stir in the chilies, cumin and chili powder (i probably would have used coriander as well if i’d had any).
add the tomatoes, chili sauce, orange (zest the outside first and then juice it straight into the skillet), beans and thyme. add a cup or two of water and then cook over medium-low heat, stirring occasionally for about 15 minutes (or until you’re ready to eat). Add salt/pepper to taste and serve.
Made enough for dinner (2 adults, 3 kids) with leftovers for lunch the next day.
February 22, 2009
this recipe comes to us courtesy of my lovely mother-in-law, who obligingly brews up dozens of delicious pickled eggs whenever we come to visit.
i wasn’t familiar with this delicacy before i met my husband, but i’m addicted to them now! they huddle in giant glass jars, on the corners of small-town bars and curling rinks. this variety is peculiar to the Prairies and far superior in flavour to their West Coast brethren. in fact, just this past Christmas, we shipped a giant jar back home for an upcoming bonspiel.
best consumed with a beer and a sprinkling of salt.
prairie pickled eggs
1/4 cup salt
1/3 cup pickling spice (tied or sewn into a cloth bag)
1/2 cup white sugar
1 Spanish onion, sliced
4 cups white vinegar
2 cups water
3 – 4 dozen hard boiled eggs, peeled.
You want the eggs to look pretty, not pockmarked, so take care peeling them. the family sent around this video on producing the perfect peeled egg without peeling (baking soda does the trick). it’s quite amazing.
Put the salt, spice bag, sugar, vinegar and water in a saucepan and bring to a boil. Slice onion and place in the bottom of a glass gallon jar. Put the eggs in the jar. Add the brine mixture (with spice bag) to the jar and seal it. Keep in the fridge. Takes about two weeks to achieve the perfect pickled taste. Enjoy!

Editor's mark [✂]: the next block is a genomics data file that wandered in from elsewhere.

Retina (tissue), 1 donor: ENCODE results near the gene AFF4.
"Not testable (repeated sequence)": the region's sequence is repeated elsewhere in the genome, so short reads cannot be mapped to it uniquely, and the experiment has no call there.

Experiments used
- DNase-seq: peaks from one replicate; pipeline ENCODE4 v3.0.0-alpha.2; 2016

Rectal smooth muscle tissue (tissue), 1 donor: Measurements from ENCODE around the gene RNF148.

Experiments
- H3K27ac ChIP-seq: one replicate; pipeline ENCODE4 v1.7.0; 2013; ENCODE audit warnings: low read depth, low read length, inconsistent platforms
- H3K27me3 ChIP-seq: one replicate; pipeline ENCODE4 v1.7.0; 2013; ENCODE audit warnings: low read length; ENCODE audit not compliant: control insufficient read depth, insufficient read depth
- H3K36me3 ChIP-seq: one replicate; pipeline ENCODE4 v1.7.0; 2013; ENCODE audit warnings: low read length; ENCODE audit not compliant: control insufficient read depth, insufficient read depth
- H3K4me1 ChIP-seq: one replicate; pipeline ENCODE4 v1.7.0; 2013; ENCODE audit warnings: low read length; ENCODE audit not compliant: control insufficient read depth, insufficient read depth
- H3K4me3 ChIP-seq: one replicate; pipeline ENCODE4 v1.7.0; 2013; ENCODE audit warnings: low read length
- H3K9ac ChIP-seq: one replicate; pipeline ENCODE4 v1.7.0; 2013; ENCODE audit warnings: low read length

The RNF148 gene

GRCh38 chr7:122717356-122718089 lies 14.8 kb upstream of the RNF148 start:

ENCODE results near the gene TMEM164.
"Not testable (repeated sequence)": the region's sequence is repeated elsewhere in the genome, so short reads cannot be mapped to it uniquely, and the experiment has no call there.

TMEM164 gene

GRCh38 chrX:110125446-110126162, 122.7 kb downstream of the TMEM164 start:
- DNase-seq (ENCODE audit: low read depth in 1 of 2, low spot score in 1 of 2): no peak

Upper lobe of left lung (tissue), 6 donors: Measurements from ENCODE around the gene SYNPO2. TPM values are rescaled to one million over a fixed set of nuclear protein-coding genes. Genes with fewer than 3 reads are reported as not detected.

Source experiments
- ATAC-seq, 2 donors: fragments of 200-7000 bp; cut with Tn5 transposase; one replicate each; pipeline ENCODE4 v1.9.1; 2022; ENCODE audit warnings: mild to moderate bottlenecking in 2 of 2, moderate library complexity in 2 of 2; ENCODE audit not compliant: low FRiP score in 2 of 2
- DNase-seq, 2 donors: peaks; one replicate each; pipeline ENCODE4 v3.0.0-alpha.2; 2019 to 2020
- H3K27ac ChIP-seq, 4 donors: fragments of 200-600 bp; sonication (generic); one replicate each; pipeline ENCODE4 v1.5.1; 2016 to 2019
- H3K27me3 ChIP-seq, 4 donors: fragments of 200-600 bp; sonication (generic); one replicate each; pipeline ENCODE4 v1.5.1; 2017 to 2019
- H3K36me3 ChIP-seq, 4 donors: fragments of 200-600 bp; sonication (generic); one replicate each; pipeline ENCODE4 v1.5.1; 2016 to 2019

January 13, 2009
kabocha: the squash that’s fun to say! this is another soup from a kosher collection, and i like it. I’ve never cooked a kabocha before, but really (like any squash), the hardest part is peeling and chopping it – it’s hard to go wrong after that. if you can’t find a kabocha, substitute butternut or acorn squash.
The addition of chinese 5-spice, along with various other herbs give this soup a bit of attitude which everyone seemed to appreciate (as usual, I doubled or tripled the amount of spice).
kabocha squash, tomato and black bean soup
1 onion, chopped
8 cloves of garlic, chopped
2 tsp salt
1/2 tsp black pepper
1 tsp chinese 5-spice powder
1 tsp ground ginger
1 tsp chili powder
2 Tbsp sugar
1 can (796 mL) diced tomatoes
1 medium kabocha squash (peeled, seeded, cubed)
6 cups stock
1 can (540 mL) black beans, rinsed and drained
1 lime (my suggestion)
a splash of soy sauce (my suggestion)